Additional guidelines set by the Graduate School for dissertation completion can be found at their website.

Minor

The doctorate degree includes course work in a minor field. Students should consider a minor which broadens their knowledge, supports their dissertation, and helps situate them well in the job market. Course work for the minor may be started before completion of the master’s program.

Two types of minors are available:

  • Option A (external): A Ph.D. minor consisting of at least 9 credits in another department, according to their specifications for a minor. This minor requires the approval of the minor department.
  • Option B (distributed): A Ph.D. minor consisting of at least 9 credits in one or more departments. Selection of this minor requires the approval of the Graduate Program Director.

Additional guidelines set by the Graduate School for minor completion can be found at their website.

Requirements for CANES Ph.D. option in Hebrew Bible (admissions suspended)

This program has suspended admissions.

  • 6 credits Northwest Semitic language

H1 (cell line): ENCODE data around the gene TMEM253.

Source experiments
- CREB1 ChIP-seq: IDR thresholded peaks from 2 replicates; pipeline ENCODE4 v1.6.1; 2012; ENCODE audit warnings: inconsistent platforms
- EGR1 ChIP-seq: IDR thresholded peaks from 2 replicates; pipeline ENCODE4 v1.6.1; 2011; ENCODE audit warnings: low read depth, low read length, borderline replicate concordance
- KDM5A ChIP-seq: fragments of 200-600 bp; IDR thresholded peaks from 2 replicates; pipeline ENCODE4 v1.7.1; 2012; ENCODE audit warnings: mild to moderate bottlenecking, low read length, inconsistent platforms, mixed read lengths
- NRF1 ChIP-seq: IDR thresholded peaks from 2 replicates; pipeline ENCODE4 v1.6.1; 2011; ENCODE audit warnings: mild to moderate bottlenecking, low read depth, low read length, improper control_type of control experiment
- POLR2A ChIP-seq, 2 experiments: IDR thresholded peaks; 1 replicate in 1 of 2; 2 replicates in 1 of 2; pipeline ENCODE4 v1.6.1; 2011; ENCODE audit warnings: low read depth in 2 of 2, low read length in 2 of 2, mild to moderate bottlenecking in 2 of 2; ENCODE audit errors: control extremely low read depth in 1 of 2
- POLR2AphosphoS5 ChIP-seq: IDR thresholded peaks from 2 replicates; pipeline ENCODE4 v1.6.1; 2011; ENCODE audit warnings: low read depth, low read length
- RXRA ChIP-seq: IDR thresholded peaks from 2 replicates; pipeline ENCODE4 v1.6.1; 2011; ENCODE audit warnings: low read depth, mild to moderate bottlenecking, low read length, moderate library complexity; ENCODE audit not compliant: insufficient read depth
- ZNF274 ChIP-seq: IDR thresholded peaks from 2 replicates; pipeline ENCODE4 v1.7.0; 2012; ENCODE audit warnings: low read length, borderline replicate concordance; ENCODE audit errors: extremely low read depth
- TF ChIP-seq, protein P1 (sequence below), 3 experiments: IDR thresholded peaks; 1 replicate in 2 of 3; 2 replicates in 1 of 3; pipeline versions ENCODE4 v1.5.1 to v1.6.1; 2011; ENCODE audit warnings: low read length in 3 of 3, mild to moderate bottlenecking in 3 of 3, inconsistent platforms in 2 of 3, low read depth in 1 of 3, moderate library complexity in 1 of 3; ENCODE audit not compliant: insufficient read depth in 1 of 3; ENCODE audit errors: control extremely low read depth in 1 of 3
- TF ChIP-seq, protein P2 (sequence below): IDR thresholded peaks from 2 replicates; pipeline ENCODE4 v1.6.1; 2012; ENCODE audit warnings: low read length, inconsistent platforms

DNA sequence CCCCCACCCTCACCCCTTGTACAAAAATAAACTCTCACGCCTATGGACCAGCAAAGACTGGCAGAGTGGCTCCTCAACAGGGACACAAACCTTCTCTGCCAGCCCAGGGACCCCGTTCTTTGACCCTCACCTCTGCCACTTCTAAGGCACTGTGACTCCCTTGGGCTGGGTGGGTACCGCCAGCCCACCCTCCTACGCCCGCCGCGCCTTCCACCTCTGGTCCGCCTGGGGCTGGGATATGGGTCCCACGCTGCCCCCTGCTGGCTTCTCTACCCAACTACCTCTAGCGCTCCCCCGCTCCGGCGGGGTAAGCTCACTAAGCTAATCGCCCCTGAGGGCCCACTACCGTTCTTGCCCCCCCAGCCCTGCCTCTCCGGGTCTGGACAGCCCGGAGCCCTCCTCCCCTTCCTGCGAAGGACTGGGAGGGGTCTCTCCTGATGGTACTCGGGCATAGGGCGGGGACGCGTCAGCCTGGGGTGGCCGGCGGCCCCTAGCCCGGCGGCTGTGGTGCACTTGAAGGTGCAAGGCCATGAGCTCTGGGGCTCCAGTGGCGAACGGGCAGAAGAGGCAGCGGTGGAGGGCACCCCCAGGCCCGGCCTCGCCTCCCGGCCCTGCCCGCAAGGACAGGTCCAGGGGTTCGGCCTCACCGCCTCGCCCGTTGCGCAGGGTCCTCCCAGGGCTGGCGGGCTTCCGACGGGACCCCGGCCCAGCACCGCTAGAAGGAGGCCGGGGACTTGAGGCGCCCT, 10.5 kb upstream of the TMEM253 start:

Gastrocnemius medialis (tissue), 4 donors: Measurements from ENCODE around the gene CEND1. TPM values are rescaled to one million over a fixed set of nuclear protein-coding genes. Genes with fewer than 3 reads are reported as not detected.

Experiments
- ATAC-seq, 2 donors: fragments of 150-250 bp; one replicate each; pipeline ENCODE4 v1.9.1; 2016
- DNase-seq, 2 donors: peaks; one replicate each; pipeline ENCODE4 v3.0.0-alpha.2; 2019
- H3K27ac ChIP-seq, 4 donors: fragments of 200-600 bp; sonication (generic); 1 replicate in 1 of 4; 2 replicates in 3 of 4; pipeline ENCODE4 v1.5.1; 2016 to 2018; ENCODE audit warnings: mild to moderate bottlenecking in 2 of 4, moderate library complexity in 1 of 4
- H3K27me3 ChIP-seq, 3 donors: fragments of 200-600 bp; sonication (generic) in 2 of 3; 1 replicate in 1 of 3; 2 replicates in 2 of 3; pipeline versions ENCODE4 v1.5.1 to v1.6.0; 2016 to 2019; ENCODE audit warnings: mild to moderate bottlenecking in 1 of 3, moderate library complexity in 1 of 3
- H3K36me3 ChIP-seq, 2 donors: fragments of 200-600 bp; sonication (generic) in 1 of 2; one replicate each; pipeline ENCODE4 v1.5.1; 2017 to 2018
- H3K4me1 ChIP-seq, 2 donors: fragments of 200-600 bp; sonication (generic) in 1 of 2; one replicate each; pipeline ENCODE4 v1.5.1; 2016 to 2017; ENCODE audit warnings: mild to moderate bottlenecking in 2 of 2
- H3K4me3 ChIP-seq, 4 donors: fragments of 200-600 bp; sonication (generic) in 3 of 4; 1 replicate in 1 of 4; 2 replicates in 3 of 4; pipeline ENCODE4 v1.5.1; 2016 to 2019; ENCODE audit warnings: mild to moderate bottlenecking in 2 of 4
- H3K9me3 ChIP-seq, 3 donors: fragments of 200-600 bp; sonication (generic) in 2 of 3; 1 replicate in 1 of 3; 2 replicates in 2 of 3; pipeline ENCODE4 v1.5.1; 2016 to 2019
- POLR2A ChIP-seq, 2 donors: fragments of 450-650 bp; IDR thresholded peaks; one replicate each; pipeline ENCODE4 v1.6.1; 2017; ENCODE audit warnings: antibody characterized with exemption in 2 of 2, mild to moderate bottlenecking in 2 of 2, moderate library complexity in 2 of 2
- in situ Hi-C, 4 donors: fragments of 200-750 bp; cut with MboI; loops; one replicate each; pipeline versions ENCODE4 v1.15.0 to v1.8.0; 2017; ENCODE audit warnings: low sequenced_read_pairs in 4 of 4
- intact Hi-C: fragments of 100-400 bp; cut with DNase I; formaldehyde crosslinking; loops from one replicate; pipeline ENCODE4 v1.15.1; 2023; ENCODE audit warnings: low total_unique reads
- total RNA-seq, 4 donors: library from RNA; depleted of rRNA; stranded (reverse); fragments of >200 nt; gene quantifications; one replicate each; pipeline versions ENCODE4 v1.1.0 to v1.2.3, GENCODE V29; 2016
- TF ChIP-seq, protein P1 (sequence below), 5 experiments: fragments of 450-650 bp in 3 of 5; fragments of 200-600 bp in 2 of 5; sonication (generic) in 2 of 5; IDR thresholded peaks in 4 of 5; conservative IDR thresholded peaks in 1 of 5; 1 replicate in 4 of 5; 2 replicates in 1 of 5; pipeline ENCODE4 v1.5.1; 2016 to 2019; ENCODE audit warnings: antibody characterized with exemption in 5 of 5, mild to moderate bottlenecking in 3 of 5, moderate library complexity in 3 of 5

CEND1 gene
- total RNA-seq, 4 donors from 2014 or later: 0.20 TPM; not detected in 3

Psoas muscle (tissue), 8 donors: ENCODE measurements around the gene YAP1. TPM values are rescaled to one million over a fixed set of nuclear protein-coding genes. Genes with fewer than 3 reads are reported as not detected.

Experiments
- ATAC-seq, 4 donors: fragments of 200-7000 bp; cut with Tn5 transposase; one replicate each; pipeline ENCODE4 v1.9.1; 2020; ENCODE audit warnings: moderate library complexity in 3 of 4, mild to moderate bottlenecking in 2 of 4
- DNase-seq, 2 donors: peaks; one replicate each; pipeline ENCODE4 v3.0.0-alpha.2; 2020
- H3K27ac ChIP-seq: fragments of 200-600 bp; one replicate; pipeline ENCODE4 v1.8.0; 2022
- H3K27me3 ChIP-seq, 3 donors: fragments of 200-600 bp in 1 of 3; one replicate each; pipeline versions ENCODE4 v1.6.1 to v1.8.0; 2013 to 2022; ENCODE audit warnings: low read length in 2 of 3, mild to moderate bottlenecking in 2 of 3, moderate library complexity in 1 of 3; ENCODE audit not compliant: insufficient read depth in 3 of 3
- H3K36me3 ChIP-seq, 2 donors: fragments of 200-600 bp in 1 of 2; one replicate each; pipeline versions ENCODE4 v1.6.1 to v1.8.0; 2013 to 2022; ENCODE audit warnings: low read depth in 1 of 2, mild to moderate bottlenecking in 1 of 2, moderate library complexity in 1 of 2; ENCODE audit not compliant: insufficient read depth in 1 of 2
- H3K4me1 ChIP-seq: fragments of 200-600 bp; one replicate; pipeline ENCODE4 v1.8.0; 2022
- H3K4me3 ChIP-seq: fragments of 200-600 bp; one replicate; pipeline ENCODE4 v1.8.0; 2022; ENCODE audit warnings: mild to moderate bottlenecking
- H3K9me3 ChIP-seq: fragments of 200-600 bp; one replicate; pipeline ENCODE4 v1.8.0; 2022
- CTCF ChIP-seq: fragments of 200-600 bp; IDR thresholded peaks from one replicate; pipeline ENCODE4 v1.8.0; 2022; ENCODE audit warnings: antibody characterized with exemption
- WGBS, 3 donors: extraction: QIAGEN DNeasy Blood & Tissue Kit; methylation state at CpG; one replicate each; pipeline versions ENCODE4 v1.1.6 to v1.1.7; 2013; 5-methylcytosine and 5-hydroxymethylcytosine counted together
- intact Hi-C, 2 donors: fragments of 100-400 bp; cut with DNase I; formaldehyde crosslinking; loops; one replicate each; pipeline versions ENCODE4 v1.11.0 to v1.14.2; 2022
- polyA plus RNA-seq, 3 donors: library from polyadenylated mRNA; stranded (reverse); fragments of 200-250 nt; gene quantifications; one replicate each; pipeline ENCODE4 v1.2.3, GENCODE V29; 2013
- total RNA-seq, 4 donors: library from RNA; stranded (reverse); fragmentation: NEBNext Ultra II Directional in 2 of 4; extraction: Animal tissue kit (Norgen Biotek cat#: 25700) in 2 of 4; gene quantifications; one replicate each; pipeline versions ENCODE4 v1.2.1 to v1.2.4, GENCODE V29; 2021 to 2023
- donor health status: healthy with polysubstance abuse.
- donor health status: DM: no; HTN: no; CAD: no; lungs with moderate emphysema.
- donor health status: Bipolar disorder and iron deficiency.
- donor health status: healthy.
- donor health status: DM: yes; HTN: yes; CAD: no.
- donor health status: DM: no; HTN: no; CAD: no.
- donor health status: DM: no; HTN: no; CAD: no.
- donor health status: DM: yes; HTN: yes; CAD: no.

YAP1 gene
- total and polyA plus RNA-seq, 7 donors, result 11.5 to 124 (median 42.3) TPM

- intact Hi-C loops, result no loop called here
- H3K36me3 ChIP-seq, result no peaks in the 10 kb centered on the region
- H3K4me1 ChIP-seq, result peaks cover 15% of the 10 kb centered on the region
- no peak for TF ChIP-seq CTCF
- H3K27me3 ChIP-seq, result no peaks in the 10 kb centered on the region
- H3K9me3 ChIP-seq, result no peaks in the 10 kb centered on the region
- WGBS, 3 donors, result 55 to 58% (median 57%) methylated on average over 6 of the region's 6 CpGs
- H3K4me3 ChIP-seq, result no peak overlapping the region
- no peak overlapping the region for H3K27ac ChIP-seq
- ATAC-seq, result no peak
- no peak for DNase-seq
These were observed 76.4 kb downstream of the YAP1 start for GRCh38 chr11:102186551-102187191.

• Two semesters of a sequence not taken previously: Aramaic 701-702 or Ugaritic and Canaanite Dialects 703-704 or Syriac 705-706
  • 6 credits of Greek at the Intermediate Level (300-level) or higher. Other languages may be taken with prior approval of the Director of Graduate Studies.
  • 6 credits advanced text course
    • Two semesters of a sequence not taken previously: Pentateuchal Narratives and Pentateuchal Legal Codes 743-744 or Isaiah 751- 752 or Psalms and Wisdom Literature 755-753
  • 3 credits not taken previously
    • Classical Hebrew Linguistics: Historical & Descriptive 723 or Biblical Archaeology 451 or Classical Rabbinic Texts 448
  • 9 credits in three graduate-level courses approved by the Director of Graduate Studies (Minor, see below)
  • 6 credits in two seminars, taken in consultation with the Director of Graduate Studies

Total: 36 credits

Read more details in The Guide.

Cumulative Assessment

  • Reading competency in German and French or Modern Hebrew by exam
  • Proficiency in Biblical Hebrew by exam
    • Translation of passages, together with textual and philological notes, and consultation of the Septuagint and Peshitta.
    • Grammatical parsing, pointing of unpointed texts, production of forms.